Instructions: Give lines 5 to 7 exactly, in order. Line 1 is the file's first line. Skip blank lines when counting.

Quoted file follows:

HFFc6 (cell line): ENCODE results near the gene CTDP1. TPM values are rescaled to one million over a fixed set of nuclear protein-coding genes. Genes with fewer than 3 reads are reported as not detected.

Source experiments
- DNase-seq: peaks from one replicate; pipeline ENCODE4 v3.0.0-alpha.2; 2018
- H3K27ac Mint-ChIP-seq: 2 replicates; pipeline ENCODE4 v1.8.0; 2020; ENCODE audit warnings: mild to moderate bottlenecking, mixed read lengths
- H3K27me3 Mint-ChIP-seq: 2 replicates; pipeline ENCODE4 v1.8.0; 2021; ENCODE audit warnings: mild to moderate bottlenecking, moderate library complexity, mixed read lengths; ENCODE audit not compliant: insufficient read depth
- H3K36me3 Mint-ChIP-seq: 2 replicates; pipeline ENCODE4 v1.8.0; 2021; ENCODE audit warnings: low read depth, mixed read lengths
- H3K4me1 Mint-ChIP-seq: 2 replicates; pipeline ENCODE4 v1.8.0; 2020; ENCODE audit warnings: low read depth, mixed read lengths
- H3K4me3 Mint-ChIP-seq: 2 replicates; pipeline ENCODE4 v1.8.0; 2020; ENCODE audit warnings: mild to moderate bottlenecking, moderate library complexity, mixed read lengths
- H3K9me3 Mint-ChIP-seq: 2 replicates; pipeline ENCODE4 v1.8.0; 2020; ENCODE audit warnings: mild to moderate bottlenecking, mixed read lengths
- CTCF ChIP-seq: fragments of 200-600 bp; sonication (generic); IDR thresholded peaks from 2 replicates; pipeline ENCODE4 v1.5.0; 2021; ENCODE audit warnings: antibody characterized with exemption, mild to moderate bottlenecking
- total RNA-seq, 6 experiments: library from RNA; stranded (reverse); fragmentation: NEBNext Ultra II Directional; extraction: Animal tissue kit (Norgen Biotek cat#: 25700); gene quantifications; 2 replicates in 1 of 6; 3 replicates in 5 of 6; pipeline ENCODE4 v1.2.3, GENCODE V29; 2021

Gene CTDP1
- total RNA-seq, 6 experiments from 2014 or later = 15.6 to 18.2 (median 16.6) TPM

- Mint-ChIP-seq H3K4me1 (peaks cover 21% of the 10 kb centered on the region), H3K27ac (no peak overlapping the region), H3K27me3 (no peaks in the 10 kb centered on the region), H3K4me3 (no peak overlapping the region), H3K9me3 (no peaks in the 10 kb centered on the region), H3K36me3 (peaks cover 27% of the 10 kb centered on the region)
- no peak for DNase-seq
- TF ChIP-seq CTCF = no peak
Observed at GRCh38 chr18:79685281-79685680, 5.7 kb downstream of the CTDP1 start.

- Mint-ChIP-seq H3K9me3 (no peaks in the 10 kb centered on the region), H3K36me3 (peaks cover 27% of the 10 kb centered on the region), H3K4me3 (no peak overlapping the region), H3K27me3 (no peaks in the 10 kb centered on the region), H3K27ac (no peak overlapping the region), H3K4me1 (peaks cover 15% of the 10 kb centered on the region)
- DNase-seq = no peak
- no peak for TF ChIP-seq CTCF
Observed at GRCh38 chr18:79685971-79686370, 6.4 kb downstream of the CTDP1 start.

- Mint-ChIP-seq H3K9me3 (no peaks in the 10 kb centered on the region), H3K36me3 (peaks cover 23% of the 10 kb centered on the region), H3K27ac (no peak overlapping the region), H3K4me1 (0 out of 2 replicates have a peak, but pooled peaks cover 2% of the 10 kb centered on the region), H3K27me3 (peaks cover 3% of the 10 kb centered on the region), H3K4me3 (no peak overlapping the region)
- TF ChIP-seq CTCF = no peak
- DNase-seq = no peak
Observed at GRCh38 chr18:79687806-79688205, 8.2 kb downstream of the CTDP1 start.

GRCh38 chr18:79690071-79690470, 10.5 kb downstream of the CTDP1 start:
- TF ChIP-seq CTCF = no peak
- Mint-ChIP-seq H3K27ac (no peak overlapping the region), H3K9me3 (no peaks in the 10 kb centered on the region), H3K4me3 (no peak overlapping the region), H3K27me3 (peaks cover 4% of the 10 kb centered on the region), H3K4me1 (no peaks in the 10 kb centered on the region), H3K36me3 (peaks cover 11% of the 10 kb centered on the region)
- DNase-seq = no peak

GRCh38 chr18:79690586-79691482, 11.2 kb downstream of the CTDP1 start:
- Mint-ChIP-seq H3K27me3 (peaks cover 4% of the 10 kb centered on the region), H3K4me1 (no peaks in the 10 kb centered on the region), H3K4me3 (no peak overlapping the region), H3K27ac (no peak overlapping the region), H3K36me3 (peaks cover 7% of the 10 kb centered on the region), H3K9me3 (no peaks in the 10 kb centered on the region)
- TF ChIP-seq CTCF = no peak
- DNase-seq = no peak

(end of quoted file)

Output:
- H3K27me3 Mint-ChIP-seq: 2 replicates; pipeline ENCODE4 v1.8.0; 2021; ENCODE audit warnings: mild to moderate bottlenecking, moderate library complexity, mixed read lengths; ENCODE audit not compliant: insufficient read depth
- H3K36me3 Mint-ChIP-seq: 2 replicates; pipeline ENCODE4 v1.8.0; 2021; ENCODE audit warnings: low read depth, mixed read lengths
- H3K4me1 Mint-ChIP-seq: 2 replicates; pipeline ENCODE4 v1.8.0; 2020; ENCODE audit warnings: low read depth, mixed read lengths